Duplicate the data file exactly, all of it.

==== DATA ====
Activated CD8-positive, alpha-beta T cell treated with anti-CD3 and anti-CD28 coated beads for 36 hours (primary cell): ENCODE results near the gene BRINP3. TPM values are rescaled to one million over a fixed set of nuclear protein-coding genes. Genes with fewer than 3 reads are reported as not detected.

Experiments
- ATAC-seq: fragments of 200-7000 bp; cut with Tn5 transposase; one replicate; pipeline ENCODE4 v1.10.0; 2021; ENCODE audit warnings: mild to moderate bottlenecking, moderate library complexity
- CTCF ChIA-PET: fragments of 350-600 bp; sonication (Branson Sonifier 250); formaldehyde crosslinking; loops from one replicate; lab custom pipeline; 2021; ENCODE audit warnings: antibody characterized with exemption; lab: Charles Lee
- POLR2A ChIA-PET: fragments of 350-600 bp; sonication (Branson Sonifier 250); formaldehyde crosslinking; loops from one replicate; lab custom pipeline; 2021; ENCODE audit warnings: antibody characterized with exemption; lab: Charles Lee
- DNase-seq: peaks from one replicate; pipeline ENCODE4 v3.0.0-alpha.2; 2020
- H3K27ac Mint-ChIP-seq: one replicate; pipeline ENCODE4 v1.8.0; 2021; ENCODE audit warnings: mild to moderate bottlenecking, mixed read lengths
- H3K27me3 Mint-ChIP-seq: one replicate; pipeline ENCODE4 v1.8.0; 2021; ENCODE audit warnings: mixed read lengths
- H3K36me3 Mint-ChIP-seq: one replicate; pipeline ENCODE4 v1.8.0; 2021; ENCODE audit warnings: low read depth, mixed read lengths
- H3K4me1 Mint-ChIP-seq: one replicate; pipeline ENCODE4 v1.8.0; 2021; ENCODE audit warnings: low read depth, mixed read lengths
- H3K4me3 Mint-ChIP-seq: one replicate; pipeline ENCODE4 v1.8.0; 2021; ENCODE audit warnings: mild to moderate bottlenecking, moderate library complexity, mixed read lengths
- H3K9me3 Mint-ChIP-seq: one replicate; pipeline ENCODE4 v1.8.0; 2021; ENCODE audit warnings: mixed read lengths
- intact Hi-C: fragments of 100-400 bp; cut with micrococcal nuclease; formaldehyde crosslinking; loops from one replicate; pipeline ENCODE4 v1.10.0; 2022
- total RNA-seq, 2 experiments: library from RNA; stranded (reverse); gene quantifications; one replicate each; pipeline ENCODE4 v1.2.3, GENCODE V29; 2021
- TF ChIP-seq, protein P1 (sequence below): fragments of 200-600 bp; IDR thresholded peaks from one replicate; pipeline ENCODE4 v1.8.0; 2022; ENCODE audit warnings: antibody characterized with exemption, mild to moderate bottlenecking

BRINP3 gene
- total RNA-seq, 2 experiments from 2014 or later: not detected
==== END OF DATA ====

Activated CD8-positive, alpha-beta T cell treated with anti-CD3 and anti-CD28 coated beads for 36 hours (primary cell): ENCODE results near the gene BRINP3. TPM values are rescaled to one million over a fixed set of nuclear protein-coding genes. Genes with fewer than 3 reads are reported as not detected.

Experiments
- ATAC-seq: fragments of 200-7000 bp; cut with Tn5 transposase; one replicate; pipeline ENCODE4 v1.10.0; 2021; ENCODE audit warnings: mild to moderate bottlenecking, moderate library complexity
- CTCF ChIA-PET: fragments of 350-600 bp; sonication (Branson Sonifier 250); formaldehyde crosslinking; loops from one replicate; lab custom pipeline; 2021; ENCODE audit warnings: antibody characterized with exemption; lab: Charles Lee
- POLR2A ChIA-PET: fragments of 350-600 bp; sonication (Branson Sonifier 250); formaldehyde crosslinking; loops from one replicate; lab custom pipeline; 2021; ENCODE audit warnings: antibody characterized with exemption; lab: Charles Lee
- DNase-seq: peaks from one replicate; pipeline ENCODE4 v3.0.0-alpha.2; 2020
- H3K27ac Mint-ChIP-seq: one replicate; pipeline ENCODE4 v1.8.0; 2021; ENCODE audit warnings: mild to moderate bottlenecking, mixed read lengths
- H3K27me3 Mint-ChIP-seq: one replicate; pipeline ENCODE4 v1.8.0; 2021; ENCODE audit warnings: mixed read lengths
- H3K36me3 Mint-ChIP-seq: one replicate; pipeline ENCODE4 v1.8.0; 2021; ENCODE audit warnings: low read depth, mixed read lengths
- H3K4me1 Mint-ChIP-seq: one replicate; pipeline ENCODE4 v1.8.0; 2021; ENCODE audit warnings: low read depth, mixed read lengths
- H3K4me3 Mint-ChIP-seq: one replicate; pipeline ENCODE4 v1.8.0; 2021; ENCODE audit warnings: mild to moderate bottlenecking, moderate library complexity, mixed read lengths
- H3K9me3 Mint-ChIP-seq: one replicate; pipeline ENCODE4 v1.8.0; 2021; ENCODE audit warnings: mixed read lengths
- intact Hi-C: fragments of 100-400 bp; cut with micrococcal nuclease; formaldehyde crosslinking; loops from one replicate; pipeline ENCODE4 v1.10.0; 2022
- total RNA-seq, 2 experiments: library from RNA; stranded (reverse); gene quantifications; one replicate each; pipeline ENCODE4 v1.2.3, GENCODE V29; 2021
- TF ChIP-seq, protein P1 (sequence below): fragments of 200-600 bp; IDR thresholded peaks from one replicate; pipeline ENCODE4 v1.8.0; 2022; ENCODE audit warnings: antibody characterized with exemption, mild to moderate bottlenecking

BRINP3 gene
- total RNA-seq, 2 experiments from 2014 or later: not detected